StorageFolder^ storageFolder = ApplicationData::Current->LocalFolder;

If you want to access your app's roaming or temporary folder, use the RoamingFolder or TemporaryFolder property instead.

After you retrieve a StorageFolder that represents an app data location, you can access files and folders in that location by using StorageFolder methods. In the example, these StorageFolder objects are stored in the localFolder variable. You can learn more about using app data locations from the guidance on the ApplicationData class page, and by downloading the Application data sample from GitHub.

  1. For example, you can retrieve a file directly from your app's local folder by using an app URI, like this:
using Windows.Storage;
StorageFile file = await StorageFile.GetFileFromApplicationUriAsync(new Uri("ms-appdata:///local/file.txt"));
Windows.Storage.StorageFile.getFileFromApplicationUriAsync("ms-appdata:///local/file.txt").done(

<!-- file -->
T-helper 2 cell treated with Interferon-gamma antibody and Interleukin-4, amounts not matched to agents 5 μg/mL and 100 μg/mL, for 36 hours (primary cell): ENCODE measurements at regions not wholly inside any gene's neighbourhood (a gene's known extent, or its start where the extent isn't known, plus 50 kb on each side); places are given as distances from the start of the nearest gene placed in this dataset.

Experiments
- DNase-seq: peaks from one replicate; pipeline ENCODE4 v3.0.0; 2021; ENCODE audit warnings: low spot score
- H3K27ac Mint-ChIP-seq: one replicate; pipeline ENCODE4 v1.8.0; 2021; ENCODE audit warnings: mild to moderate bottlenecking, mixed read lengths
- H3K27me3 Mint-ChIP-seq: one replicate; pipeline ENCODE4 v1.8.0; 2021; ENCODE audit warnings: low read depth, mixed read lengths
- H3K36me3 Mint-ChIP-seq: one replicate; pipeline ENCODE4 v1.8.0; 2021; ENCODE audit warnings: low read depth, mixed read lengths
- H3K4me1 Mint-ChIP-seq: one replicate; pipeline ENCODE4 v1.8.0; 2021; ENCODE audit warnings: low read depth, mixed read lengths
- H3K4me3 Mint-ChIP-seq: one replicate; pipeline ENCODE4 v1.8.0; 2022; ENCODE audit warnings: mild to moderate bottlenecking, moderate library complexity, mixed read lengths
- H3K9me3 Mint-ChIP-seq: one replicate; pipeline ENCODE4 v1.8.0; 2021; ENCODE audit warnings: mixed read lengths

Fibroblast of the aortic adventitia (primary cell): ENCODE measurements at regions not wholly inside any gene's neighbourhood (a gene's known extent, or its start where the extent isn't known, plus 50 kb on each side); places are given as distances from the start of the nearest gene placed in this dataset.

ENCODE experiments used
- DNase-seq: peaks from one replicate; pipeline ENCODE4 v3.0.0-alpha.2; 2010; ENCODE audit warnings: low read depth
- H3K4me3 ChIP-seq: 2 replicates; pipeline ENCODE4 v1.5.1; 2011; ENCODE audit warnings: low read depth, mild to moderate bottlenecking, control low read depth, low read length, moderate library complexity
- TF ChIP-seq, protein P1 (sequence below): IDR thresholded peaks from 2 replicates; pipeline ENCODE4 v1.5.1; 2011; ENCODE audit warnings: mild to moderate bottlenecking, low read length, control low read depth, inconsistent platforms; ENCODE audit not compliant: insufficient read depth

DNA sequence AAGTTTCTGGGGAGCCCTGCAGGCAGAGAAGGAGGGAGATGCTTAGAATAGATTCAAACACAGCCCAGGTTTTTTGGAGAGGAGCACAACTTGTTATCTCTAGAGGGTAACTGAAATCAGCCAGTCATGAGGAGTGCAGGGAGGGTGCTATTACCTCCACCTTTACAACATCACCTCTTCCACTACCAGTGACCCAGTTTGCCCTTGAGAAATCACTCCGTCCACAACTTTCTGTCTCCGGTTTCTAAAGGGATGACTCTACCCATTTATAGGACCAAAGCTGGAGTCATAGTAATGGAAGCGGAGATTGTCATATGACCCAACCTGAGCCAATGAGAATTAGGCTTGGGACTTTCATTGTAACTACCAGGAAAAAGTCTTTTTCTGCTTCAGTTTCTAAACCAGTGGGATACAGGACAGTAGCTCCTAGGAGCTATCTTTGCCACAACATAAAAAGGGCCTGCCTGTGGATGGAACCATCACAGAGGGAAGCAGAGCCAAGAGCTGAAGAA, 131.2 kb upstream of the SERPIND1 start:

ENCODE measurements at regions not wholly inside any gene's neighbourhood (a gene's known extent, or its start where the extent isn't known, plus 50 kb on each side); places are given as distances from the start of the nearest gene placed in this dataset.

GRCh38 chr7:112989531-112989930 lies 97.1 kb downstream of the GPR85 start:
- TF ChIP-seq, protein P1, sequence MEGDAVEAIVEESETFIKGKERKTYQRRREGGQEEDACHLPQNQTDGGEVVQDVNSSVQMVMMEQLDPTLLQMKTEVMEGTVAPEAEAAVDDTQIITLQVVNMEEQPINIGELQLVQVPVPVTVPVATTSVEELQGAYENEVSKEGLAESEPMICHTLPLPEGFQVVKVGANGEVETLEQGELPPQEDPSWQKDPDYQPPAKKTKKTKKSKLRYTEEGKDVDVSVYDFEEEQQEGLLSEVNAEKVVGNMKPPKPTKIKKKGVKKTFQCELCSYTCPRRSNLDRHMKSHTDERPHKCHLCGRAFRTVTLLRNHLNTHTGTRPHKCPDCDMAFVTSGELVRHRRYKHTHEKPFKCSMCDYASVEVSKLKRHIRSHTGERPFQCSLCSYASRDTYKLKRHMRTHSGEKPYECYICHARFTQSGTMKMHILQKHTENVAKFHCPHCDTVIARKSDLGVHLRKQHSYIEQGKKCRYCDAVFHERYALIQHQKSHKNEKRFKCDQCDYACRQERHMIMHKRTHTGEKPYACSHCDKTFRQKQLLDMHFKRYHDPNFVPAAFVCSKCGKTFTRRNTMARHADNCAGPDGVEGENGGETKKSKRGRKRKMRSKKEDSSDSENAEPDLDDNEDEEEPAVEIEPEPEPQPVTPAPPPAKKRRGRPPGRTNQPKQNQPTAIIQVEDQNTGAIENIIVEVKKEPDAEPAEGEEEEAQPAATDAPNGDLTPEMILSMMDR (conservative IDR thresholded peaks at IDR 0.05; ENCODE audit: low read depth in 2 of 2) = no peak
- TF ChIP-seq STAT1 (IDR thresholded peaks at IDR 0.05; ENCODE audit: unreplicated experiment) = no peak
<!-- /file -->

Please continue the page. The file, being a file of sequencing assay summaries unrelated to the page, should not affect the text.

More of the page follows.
function(file) {
        // Process file
    }
);
Windows::Storage::StorageFile file{
    co_await Windows::Storage::StorageFile::GetFileFromApplicationUriAsync(Windows::Foundation::Uri{ L"ms-appdata:///local/file.txt" })
};
// Process file
using Windows::Storage;
auto getFileTask = create_task(StorageFile::GetFileFromApplicationUriAsync(ref new Uri("ms-appdata:///local/file.txt")));
getFileTask.then([](StorageFile^ file) 
{
    // Process file
});

When GetFileFromApplicationUriAsync completes, it returns a StorageFile that represents the file.txt file in the app's local folder (file in the example).

The "ms-appdata:///local/" prefix in the URI refers to the app's local folder. To access files in the app's roaming or temporary folders use "ms-appdata:///roaming/" or "ms-appdata:///temporary/" instead. You can learn more about using app URIs in How to load file resources.